In 1977, when the club was acquired by global superstar and devoted fan of the club Elton John, he hired Graham Taylor, at the age of 32, as Watford’s manager, an important event in Watford managers history.

At the time, Watford was a nondescript team in the Fourth Division.

A notable change that year was the removal of the greyhound track encircling the pitch, a decision driven by Taylor to bolster the club’s professional image.

Under the combined efforts of the chairman, manager, and players, Watford began a rapid ascent through the ranks.

The club’s upward trajectory started in 1978 when they clinched the Fourth Division title, leading by an impressive 11-point gap over the second-placed Southend United.

Swansea City, another team promoted that year, underwent a similar rise in the league system, though they didn’t sustain the momentum as Watford did.

The achievement of an 11-point lead was especially commendable, considering wins were awarded only 2 points back then.

The upward journey continued as Watford secured the second spot in the Third Division the following year, trailing Shrewsbury Town and followed closely by Swansea.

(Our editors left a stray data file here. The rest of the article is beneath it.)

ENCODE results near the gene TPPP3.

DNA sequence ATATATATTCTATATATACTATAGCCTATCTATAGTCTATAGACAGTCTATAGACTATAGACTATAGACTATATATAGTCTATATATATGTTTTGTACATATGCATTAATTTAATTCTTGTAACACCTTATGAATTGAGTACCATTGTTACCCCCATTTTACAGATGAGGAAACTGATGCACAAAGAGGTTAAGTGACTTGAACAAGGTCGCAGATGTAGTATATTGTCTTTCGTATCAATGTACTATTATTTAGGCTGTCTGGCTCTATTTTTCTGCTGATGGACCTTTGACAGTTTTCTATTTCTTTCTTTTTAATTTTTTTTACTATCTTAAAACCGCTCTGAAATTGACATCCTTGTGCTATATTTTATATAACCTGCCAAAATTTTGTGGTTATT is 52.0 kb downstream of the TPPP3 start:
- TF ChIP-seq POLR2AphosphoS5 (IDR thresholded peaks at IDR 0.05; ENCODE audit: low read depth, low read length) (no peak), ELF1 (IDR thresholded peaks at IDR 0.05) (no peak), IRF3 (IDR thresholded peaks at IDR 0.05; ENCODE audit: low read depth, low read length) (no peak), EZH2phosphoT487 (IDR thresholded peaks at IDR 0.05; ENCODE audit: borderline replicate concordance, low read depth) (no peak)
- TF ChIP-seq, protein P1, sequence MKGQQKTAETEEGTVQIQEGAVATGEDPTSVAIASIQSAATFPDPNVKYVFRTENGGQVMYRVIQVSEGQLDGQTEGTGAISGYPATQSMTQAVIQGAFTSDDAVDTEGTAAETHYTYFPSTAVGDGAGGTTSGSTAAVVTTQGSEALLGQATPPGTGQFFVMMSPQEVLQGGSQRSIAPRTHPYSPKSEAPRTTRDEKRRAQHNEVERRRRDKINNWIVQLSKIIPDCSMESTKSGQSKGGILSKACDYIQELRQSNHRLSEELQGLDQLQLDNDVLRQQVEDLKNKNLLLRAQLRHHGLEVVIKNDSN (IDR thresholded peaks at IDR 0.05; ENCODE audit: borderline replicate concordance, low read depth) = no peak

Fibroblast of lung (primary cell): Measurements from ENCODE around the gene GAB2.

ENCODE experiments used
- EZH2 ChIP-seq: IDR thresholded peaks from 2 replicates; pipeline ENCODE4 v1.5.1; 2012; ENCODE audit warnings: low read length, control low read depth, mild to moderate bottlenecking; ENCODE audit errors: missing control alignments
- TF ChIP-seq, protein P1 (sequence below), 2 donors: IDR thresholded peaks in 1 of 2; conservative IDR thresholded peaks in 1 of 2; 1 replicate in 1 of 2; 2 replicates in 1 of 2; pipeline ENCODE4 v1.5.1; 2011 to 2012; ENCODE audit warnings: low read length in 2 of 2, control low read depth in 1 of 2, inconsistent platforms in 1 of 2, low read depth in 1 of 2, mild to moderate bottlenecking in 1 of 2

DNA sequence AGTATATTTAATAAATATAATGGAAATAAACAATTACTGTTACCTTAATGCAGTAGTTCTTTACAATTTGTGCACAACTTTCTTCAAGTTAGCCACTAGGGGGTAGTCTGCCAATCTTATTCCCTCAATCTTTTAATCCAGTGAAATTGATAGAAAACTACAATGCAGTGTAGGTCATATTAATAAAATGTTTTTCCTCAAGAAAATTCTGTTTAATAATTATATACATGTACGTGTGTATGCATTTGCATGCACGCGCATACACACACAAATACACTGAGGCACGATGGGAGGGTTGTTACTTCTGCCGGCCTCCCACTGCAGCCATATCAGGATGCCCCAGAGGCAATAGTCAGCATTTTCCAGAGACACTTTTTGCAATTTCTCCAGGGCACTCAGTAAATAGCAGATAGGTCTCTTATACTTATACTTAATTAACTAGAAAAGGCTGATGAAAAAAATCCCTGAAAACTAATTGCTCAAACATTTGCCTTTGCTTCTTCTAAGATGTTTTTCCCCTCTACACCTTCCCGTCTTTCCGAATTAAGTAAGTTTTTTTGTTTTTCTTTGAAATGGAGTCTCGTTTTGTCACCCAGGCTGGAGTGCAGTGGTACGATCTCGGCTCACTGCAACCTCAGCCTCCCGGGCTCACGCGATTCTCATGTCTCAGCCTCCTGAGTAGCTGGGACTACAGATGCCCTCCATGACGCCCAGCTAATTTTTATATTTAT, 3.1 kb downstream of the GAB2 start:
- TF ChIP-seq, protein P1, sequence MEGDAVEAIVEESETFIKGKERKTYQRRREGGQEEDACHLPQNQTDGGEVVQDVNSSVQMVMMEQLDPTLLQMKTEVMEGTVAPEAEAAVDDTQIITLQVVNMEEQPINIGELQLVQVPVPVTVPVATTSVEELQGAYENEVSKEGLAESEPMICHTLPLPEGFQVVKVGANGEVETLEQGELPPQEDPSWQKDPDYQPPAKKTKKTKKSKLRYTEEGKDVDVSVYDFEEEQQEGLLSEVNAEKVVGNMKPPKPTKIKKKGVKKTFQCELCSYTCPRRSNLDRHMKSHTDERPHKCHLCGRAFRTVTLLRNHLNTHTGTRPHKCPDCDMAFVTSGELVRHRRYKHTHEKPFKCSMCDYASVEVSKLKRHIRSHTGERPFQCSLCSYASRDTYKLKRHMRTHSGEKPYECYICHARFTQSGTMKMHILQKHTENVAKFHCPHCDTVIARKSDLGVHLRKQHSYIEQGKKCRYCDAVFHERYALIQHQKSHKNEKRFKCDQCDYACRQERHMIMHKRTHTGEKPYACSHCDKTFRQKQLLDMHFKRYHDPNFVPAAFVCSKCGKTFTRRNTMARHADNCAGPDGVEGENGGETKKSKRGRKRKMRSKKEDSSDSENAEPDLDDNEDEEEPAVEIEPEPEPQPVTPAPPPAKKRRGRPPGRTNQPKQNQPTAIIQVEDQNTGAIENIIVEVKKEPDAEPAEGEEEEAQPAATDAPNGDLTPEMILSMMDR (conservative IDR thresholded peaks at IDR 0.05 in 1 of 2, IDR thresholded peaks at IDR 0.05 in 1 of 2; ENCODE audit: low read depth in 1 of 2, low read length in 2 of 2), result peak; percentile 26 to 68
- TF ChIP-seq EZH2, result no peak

The initial stint in the Second Division proved challenging; Watford narrowly dodged relegation, ending the season in 18th place.

However, they bounced back and climbed to the ninth position in 1981.

First Division Contenders in The Golden Era

First Division Contenders in The Golden Era
credit: watfordfc.com

By 1982, they broke into the First Division for the first time, finishing as runners-up in the Second Division.

This successful squad featured players like Wilf Rostron, Roger Joslyn, Les Taylor, and their first international recruit, Jan Lohman.

Key figures like John Barnes, Ross Jenkins, and Luther Blissett emerged as some of the most esteemed players in English football during that decade.

Upon Watford’s ascent to the First Division, skeptics were soon proven wrong by Graham Taylor’s team.

Their prowess was evident as they registered triumphant victories over powerhouses like Everton, West Bromwich Albion, and Southampton in the early stages of the season, capping off September with an 8–0 thrashing of Sunderland.

A momentary occupation of the league’s pinnacle position after beating Albion was a significant achievement, although they soon conceded it.

Nevertheless, by the start of 1983, they were giving table leaders Liverpool a run for their money.

Watford history informs us that they concluded their debut top-tier season as runners-up to Liverpool and even managed to overcome the champions 2–1 on the season’s last day.

The 1983-84 season didn’t witness a title push from Watford, but it was significant as the club marked its European football debut in the UEFA Cup.